Andrew B. Fagan, Geoffrey N. Askin, John W. S. Earwaker

July 2004, Volume 13, Issue 4, pp 295 - 300 SSE Clinical Science Award Read Full Article 10.1007/s00586-004-0732-2

First Online: 01 July 2004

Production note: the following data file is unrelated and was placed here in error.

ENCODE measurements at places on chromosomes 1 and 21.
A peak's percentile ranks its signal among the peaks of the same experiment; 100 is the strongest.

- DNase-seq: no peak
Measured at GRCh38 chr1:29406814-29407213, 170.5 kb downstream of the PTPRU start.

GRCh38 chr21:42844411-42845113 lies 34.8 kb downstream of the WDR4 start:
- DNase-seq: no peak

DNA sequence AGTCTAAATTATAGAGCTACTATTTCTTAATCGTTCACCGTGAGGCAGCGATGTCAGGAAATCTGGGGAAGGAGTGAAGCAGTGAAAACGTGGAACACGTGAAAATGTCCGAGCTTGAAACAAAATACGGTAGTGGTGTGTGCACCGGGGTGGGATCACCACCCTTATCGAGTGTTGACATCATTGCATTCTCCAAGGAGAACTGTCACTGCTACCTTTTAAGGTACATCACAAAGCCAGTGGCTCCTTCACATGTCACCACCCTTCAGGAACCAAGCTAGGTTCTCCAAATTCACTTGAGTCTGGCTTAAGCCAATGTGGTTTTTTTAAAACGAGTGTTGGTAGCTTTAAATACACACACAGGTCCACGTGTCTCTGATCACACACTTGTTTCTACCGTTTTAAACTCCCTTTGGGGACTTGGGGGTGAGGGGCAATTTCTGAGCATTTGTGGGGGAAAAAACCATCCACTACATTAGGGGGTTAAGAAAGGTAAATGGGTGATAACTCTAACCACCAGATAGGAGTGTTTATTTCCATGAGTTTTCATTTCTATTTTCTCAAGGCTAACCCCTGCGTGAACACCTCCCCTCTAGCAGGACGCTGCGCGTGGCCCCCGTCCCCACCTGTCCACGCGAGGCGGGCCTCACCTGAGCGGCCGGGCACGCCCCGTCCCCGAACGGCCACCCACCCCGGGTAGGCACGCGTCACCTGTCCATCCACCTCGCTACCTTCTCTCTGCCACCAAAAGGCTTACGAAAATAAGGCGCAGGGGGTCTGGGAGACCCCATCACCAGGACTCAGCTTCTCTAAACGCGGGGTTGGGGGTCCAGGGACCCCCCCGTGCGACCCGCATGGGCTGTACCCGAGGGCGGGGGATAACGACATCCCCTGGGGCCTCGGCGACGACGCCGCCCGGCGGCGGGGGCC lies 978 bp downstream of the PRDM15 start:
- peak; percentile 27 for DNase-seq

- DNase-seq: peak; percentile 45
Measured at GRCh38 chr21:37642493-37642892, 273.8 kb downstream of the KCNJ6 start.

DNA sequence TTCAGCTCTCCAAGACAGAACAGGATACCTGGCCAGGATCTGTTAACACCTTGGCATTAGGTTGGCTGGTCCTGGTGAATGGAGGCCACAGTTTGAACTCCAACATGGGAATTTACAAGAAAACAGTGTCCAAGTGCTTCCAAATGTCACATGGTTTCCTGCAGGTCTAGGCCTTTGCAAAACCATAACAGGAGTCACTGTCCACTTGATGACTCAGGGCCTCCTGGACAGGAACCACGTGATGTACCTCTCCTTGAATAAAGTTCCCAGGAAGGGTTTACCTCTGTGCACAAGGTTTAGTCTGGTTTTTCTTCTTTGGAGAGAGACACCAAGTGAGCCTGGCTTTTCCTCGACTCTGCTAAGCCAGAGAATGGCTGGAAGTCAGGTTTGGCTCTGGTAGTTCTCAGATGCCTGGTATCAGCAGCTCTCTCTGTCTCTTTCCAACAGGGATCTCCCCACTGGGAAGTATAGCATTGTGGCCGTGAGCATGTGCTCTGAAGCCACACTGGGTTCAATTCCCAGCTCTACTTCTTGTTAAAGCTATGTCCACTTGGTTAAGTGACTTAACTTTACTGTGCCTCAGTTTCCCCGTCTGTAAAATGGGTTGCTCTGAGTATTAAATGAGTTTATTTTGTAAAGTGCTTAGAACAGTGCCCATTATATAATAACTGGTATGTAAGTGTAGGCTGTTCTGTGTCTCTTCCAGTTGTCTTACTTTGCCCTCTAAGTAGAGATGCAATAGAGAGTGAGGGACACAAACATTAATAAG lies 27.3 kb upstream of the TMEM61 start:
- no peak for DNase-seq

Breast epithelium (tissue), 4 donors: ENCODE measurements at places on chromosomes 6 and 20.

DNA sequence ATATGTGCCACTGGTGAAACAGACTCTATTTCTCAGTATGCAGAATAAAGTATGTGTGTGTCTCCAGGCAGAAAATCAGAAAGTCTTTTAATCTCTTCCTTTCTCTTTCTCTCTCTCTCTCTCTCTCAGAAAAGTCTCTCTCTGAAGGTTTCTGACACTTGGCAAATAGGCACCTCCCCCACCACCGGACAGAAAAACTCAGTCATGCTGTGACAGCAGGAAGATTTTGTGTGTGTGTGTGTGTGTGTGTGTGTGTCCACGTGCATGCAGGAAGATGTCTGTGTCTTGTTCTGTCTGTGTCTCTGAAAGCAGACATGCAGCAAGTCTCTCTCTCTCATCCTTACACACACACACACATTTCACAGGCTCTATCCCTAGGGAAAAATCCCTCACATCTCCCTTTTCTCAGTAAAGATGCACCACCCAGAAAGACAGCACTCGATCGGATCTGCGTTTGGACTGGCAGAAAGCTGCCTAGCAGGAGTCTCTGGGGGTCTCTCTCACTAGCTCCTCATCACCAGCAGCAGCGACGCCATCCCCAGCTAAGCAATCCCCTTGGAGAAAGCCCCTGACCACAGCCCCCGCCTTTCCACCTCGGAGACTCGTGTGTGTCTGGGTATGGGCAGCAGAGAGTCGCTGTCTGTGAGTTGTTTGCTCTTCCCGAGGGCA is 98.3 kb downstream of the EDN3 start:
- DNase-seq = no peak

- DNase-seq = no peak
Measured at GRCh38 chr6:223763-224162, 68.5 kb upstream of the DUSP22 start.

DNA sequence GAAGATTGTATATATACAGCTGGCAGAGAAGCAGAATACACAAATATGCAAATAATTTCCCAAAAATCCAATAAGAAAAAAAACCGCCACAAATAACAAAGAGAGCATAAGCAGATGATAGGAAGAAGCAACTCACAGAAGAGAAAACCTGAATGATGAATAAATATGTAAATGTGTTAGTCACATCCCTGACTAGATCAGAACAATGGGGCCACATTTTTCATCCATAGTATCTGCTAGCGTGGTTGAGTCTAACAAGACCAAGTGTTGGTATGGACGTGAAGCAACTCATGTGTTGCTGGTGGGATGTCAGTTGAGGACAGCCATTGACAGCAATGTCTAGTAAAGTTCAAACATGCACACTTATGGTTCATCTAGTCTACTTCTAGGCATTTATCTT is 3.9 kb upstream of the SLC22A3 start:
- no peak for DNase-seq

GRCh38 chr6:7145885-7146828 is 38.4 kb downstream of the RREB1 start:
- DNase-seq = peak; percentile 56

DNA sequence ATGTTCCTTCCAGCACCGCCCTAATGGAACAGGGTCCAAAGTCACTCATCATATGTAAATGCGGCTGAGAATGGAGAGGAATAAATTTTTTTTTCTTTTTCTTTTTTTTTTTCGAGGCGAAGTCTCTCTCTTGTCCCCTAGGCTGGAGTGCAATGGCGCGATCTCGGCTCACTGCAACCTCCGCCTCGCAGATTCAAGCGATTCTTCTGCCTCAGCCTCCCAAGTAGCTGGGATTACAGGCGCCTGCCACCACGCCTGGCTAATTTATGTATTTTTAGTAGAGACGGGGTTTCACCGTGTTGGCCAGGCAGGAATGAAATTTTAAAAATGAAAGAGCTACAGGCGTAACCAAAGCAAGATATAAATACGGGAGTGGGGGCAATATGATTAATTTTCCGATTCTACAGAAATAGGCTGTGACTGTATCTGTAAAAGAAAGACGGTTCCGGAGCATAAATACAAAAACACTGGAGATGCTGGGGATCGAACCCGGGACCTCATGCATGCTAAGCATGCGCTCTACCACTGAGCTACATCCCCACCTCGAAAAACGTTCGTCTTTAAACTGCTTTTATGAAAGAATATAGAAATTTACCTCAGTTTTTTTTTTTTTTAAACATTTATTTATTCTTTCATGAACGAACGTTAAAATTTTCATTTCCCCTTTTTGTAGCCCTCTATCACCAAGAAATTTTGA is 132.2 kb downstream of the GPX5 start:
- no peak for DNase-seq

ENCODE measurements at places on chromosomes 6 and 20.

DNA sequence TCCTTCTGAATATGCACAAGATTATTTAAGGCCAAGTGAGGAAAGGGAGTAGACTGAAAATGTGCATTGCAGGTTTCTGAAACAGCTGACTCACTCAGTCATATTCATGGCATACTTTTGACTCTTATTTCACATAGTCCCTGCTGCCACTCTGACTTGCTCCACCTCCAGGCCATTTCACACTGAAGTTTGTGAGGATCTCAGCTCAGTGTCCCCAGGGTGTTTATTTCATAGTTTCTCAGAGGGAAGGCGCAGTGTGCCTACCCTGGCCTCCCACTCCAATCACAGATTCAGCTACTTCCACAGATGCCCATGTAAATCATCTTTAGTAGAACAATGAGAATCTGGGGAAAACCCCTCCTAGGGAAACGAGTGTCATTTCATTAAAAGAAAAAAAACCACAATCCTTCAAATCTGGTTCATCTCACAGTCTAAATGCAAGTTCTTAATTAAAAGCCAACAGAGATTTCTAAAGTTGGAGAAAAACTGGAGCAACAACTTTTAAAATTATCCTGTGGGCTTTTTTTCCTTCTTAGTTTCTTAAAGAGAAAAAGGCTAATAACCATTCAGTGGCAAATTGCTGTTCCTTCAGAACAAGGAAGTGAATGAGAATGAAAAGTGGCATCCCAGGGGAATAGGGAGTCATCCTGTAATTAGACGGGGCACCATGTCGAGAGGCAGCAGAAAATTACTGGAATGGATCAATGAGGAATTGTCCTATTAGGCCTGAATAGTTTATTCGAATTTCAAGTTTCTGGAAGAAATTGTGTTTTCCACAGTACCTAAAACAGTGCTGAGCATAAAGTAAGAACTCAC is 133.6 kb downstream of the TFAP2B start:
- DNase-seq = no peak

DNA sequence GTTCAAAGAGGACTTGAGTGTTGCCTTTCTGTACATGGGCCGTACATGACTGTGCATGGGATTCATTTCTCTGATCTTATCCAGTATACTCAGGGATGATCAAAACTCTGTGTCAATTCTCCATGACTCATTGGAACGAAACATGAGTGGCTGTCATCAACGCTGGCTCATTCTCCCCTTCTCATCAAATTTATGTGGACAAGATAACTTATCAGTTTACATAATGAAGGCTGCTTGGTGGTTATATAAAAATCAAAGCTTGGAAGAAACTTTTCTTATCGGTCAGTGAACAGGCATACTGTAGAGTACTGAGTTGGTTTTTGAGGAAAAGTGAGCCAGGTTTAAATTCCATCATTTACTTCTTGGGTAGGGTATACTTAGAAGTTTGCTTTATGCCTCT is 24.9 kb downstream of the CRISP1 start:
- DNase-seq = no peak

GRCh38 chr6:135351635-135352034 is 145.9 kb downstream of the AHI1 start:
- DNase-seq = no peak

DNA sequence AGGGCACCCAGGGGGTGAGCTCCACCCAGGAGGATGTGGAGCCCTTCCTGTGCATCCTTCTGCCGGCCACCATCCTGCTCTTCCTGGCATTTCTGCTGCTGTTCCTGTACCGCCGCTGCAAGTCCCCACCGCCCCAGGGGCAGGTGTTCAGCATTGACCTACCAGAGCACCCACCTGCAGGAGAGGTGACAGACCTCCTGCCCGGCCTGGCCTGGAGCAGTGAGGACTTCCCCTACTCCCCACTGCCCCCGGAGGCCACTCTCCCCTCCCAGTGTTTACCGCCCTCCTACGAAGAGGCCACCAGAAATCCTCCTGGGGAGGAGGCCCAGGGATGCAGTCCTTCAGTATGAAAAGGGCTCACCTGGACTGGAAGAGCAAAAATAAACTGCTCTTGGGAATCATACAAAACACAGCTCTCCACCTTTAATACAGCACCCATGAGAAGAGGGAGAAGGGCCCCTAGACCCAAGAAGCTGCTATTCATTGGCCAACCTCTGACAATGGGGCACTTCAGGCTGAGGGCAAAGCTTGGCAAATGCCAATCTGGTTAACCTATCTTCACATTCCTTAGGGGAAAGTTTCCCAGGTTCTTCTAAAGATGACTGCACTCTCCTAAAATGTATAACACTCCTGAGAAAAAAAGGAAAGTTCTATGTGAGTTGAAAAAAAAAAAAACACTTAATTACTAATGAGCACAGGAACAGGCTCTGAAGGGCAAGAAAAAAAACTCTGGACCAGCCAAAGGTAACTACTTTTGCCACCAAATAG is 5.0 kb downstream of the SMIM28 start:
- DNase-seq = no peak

There is evidence in the literature for both a congenital and a post-traumatic aetiology for os odontoideum. In no series published to date has CT been used to aid in the diagnosis. This is a prospective study of the history of trauma and presence of diagnostic features on CT of 18 consecutive cases with os odontoideum. Our objective was to derive clinically useful radiological features enabling accurate differentiation between congenital and post-traumatic aetiologies. A mid-sagittal CT reconstruction of the atlanto-dens joint was obtained. Hypertrophy of the anterior arch of the atlas was quantified by measurement of the arch-peg-area ratio. The presence of dysplastic features (a positive “jigsaw” sign) of the atlanto-axial joint were noted. These included narrowing of the cartilage space and interdigitation of the two joint surfaces. A history of a potential traumatic aetiology was only obtained in one of the 18 (6%) in our series. A significant elevation of the arch–peg ratio was found when comparing this series to 85 controls. And a positive jigsaw sign was observed in 75% of cases. These features were not seen in paediatric cases of atlanto-axial instability, including odontoid non-union. In conclusion, an elevated arch–peg ratio and the presence of a jigsaw sign are sensitive and specific diagnostic criteria for os odontoideum. This series supports a congenital aetiology for this condition.

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